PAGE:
By Sophie Forbes

After losing his job, Kris Mole, a language teacher and former journalist from Brighton, United Kingdom, found himself stuck in a major rut.

He had been working in a seasonal position at a local language school with plans to travel to the Holy Land once the job was over. But following an accident that left him with a broken foot, he had to cancel his plans and couldn’t return to work.

The money he saved for traveling disappeared really fast and he was left with no money, no job and no idea what to do.

Then one drunken night on Brighton Beach, Kris told a friend that he had this idea to go traveling without any money. The friend laughed and told him it was impossible.

The following morning Kris couldn’t shake the idea from his head and within weeks he was flying to Sweden to begin the challenge of a lifetime: To visit every European Union capital city…without spending a dime.

“Three weeks after that night on Brighton Beach, I was on a plane,” Kris told me. “I had spent a couple of weeks figuring out how I could possibly get around and then I spent the last money I had on the ticket.”

Kris’ flight to Sweden left on the first of November 2007. His plan was to not return home until he had completed his challenge, despite having no idea how long it might take him.

“I wasn’t going to go back until I had done it,” he said, determined to prove everyone, including his family, wrong about whether he was capable of completing such a feat. Little did he know that his adventure would take him the next six months to complete.

Once in Sweden, the harsh journey really began.

“I started hitchhiking, jumping trains, seeing how far I could get until I got kicked off,” he explained. “If I did get kicked off, I would just try again. I slept rough, on the streets. In train stations and parking lots. Sleeping with couch surfers. Each day I would wake up with a plan for where I needed to go next and I would just leave in the morning.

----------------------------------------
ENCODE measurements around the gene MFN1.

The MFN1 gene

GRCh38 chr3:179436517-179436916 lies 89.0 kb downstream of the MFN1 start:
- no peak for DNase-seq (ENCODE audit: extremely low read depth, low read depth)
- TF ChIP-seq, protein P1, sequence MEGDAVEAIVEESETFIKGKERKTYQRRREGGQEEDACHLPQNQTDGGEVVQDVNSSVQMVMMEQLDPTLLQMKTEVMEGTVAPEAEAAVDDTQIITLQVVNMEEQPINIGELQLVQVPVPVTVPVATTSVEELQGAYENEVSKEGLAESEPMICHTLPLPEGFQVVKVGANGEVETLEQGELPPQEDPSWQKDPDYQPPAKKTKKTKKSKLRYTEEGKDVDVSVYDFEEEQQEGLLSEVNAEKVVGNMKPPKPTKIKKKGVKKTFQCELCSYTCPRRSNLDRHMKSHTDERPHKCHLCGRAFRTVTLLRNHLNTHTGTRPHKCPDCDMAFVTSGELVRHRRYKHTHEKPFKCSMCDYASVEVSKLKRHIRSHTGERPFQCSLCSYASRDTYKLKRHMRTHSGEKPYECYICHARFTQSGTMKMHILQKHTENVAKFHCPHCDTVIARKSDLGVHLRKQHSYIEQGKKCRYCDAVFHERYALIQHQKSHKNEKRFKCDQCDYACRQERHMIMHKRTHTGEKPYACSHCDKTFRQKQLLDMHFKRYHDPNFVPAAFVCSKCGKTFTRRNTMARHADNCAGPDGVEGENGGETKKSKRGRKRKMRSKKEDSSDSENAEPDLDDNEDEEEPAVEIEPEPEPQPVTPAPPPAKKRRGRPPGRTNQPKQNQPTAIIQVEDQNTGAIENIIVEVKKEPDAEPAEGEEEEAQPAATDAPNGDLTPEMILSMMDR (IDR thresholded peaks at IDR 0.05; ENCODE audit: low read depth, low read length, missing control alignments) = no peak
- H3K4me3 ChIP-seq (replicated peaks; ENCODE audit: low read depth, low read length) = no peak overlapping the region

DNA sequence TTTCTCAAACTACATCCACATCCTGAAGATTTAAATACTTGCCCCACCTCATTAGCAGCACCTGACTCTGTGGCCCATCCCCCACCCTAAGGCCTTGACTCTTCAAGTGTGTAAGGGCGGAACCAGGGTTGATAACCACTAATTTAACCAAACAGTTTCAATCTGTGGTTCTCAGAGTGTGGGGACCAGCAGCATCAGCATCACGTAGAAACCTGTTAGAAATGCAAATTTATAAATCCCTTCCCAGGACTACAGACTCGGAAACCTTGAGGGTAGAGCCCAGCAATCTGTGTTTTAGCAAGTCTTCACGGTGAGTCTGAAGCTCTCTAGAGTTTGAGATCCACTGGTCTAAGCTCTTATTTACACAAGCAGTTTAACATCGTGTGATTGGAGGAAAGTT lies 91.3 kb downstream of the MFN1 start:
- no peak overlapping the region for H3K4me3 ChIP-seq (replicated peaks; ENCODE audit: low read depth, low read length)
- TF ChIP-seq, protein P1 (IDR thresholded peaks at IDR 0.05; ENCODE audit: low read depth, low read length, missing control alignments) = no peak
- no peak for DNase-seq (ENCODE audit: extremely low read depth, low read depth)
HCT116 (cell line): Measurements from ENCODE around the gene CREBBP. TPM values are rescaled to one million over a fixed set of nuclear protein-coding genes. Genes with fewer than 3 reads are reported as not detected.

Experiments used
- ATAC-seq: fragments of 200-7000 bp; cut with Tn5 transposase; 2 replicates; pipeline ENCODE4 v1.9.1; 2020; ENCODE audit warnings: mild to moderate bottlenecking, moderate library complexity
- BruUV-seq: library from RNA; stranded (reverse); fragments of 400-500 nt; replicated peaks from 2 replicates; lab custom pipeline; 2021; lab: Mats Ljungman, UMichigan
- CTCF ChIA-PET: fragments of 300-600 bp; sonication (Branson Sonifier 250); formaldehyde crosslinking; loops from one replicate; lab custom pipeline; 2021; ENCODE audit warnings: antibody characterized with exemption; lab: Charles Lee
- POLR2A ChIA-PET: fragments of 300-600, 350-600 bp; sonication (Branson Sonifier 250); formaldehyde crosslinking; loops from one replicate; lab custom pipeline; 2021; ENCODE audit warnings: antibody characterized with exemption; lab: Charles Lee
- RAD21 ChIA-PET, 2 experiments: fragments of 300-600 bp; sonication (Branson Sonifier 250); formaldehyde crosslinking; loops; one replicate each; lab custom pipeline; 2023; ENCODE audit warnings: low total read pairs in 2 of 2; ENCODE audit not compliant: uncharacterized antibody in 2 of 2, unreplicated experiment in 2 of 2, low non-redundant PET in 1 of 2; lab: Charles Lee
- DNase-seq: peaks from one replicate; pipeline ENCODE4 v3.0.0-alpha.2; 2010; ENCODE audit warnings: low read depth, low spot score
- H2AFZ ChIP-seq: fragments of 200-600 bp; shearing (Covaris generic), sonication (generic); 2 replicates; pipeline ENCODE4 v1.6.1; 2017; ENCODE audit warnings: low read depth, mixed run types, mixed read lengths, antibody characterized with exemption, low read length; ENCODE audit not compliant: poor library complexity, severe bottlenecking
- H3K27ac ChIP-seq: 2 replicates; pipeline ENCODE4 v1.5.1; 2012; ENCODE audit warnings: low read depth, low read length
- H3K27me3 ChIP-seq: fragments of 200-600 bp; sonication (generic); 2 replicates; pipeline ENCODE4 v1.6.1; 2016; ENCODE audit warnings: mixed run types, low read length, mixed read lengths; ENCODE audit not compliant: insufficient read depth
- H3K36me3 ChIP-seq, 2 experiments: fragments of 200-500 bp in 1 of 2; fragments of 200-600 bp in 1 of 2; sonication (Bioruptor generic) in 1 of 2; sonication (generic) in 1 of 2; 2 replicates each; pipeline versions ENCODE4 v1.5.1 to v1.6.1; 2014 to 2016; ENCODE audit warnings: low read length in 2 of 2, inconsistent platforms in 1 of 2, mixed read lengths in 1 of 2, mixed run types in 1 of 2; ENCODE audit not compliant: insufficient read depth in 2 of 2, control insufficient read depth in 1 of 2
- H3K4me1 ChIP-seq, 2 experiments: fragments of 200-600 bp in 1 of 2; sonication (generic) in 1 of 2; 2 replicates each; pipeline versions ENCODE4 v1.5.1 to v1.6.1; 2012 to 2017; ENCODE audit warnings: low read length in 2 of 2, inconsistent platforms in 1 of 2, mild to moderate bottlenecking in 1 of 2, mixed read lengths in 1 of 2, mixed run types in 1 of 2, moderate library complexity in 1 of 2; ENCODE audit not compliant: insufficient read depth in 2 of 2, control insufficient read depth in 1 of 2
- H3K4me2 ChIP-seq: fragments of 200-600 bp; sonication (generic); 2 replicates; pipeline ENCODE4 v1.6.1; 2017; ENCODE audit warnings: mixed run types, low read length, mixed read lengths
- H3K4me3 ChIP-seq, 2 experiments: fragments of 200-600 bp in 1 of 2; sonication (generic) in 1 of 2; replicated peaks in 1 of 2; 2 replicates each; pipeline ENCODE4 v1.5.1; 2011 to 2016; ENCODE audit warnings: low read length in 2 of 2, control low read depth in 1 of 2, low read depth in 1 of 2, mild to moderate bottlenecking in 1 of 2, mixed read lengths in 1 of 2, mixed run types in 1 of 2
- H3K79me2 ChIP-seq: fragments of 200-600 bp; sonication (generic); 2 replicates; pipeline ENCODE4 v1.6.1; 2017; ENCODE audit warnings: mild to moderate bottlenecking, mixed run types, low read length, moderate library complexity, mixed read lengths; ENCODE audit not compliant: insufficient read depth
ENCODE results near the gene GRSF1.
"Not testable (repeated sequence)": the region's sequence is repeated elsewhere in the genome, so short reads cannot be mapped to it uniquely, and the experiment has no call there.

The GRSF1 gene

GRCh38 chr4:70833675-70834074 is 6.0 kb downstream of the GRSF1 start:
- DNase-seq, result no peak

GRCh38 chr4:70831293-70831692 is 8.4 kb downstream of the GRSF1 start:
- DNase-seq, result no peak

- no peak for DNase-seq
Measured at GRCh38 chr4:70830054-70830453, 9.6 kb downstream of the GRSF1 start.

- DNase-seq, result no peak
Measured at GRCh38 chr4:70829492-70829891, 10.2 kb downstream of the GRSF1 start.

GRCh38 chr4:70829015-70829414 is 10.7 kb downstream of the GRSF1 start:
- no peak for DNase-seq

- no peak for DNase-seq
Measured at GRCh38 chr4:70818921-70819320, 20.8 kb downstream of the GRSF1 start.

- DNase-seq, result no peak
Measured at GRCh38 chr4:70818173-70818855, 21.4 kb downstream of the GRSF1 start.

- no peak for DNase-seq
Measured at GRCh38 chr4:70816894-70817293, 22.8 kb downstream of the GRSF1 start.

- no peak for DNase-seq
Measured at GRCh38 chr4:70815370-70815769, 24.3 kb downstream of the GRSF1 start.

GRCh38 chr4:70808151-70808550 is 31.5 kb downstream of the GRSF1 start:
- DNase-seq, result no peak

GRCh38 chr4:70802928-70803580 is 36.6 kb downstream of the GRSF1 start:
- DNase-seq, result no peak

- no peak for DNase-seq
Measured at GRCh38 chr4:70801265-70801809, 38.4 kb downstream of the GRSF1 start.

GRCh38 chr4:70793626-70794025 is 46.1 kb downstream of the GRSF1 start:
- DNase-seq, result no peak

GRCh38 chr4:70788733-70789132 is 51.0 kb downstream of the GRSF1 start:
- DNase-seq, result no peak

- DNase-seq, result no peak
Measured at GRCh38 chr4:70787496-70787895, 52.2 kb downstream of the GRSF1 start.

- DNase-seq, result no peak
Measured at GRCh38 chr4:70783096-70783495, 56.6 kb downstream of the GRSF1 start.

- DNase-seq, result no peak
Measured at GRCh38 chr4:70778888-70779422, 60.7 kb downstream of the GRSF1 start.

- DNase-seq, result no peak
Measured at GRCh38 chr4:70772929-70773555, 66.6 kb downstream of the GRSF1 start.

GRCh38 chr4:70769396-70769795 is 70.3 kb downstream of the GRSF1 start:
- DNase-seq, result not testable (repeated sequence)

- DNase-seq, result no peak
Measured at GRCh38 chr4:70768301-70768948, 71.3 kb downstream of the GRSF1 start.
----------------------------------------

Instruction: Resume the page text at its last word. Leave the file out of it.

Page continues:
But despite the fact that he knew no one and had no ability to pay for things, he only ended up sleeping on the actual streets seven times.

“It was incredible,” he said. “Couch surfing made it easier but there were many strangers I met that helped me along the way.”

One example of this was a Chinese man he met at the train station in Bordeaux, France. “He couldn’t understand something on the ticket machine because it was all in French. I saw him struggling and since I can get by in French I asked him if he needed any help,” Kris explained. “I got talking to him and said that I didn’t have anywhere to go. I asked him if he could buy me a loaf of bread, so I could eat something.” But rather than just buy him food, the man took Kris back to his home.

“He made me dinner, had a friend bring in a mattress for me to sleep on and gave me a place to stay for the night. If he hadn’t, I would have spent the night sleeping in the train station.”

According to Kris, that kind of thing happened in so many places. He would be convinced that he was going to spend the night outside and then someone would come along and show him kindness.